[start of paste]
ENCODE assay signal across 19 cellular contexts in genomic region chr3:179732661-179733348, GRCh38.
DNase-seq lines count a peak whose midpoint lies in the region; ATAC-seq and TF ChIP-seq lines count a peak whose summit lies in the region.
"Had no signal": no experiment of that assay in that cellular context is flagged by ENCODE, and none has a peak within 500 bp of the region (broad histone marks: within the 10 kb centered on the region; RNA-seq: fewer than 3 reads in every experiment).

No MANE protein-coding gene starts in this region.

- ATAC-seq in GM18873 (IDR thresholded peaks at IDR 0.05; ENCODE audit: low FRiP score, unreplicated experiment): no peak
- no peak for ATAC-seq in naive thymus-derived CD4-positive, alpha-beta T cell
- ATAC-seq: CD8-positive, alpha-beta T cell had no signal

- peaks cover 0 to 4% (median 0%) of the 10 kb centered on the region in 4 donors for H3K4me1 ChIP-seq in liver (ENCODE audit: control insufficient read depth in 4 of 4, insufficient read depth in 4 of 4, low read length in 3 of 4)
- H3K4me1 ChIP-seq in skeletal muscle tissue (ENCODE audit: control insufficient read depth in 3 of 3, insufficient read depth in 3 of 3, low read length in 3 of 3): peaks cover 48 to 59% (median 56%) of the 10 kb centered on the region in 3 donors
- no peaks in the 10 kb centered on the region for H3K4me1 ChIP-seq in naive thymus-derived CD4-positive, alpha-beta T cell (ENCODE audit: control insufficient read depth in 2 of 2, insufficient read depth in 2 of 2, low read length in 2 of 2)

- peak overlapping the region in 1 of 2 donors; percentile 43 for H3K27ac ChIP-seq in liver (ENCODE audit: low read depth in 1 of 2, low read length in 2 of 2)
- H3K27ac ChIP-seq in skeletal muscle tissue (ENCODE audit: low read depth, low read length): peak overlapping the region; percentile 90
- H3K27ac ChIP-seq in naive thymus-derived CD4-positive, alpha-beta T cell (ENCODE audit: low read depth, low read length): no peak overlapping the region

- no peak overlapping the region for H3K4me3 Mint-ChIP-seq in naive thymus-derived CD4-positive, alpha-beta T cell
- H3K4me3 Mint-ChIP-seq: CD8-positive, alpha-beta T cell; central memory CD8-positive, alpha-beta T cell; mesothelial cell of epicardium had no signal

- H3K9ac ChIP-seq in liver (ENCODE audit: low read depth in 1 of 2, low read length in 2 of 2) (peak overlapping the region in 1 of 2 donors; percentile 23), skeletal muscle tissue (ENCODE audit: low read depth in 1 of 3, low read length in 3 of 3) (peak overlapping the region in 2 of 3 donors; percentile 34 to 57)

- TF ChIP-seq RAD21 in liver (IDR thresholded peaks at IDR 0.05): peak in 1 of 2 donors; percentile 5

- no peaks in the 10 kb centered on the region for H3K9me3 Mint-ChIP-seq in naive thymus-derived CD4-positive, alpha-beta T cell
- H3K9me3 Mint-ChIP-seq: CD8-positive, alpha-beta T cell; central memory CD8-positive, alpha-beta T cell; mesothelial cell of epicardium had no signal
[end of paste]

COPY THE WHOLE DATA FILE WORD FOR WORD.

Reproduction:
ENCODE assay signal across 19 cellular contexts in genomic region chr3:179732661-179733348, GRCh38.
DNase-seq lines count a peak whose midpoint lies in the region; ATAC-seq and TF ChIP-seq lines count a peak whose summit lies in the region.
"Had no signal": no experiment of that assay in that cellular context is flagged by ENCODE, and none has a peak within 500 bp of the region (broad histone marks: within the 10 kb centered on the region; RNA-seq: fewer than 3 reads in every experiment).

No MANE protein-coding gene starts in this region.

- ATAC-seq in GM18873 (IDR thresholded peaks at IDR 0.05; ENCODE audit: low FRiP score, unreplicated experiment): no peak
- no peak for ATAC-seq in naive thymus-derived CD4-positive, alpha-beta T cell
- ATAC-seq: CD8-positive, alpha-beta T cell had no signal

- peaks cover 0 to 4% (median 0%) of the 10 kb centered on the region in 4 donors for H3K4me1 ChIP-seq in liver (ENCODE audit: control insufficient read depth in 4 of 4, insufficient read depth in 4 of 4, low read length in 3 of 4)
- H3K4me1 ChIP-seq in skeletal muscle tissue (ENCODE audit: control insufficient read depth in 3 of 3, insufficient read depth in 3 of 3, low read length in 3 of 3): peaks cover 48 to 59% (median 56%) of the 10 kb centered on the region in 3 donors
- no peaks in the 10 kb centered on the region for H3K4me1 ChIP-seq in naive thymus-derived CD4-positive, alpha-beta T cell (ENCODE audit: control insufficient read depth in 2 of 2, insufficient read depth in 2 of 2, low read length in 2 of 2)

- peak overlapping the region in 1 of 2 donors; percentile 43 for H3K27ac ChIP-seq in liver (ENCODE audit: low read depth in 1 of 2, low read length in 2 of 2)
- H3K27ac ChIP-seq in skeletal muscle tissue (ENCODE audit: low read depth, low read length): peak overlapping the region; percentile 90
- H3K27ac ChIP-seq in naive thymus-derived CD4-positive, alpha-beta T cell (ENCODE audit: low read depth, low read length): no peak overlapping the region

- no peak overlapping the region for H3K4me3 Mint-ChIP-seq in naive thymus-derived CD4-positive, alpha-beta T cell
- H3K4me3 Mint-ChIP-seq: CD8-positive, alpha-beta T cell; central memory CD8-positive, alpha-beta T cell; mesothelial cell of epicardium had no signal

- H3K9ac ChIP-seq in liver (ENCODE audit: low read depth in 1 of 2, low read length in 2 of 2) (peak overlapping the region in 1 of 2 donors; percentile 23), skeletal muscle tissue (ENCODE audit: low read depth in 1 of 3, low read length in 3 of 3) (peak overlapping the region in 2 of 3 donors; percentile 34 to 57)

- TF ChIP-seq RAD21 in liver (IDR thresholded peaks at IDR 0.05): peak in 1 of 2 donors; percentile 5

- no peaks in the 10 kb centered on the region for H3K9me3 Mint-ChIP-seq in naive thymus-derived CD4-positive, alpha-beta T cell
- H3K9me3 Mint-ChIP-seq: CD8-positive, alpha-beta T cell; central memory CD8-positive, alpha-beta T cell; mesothelial cell of epicardium had no signal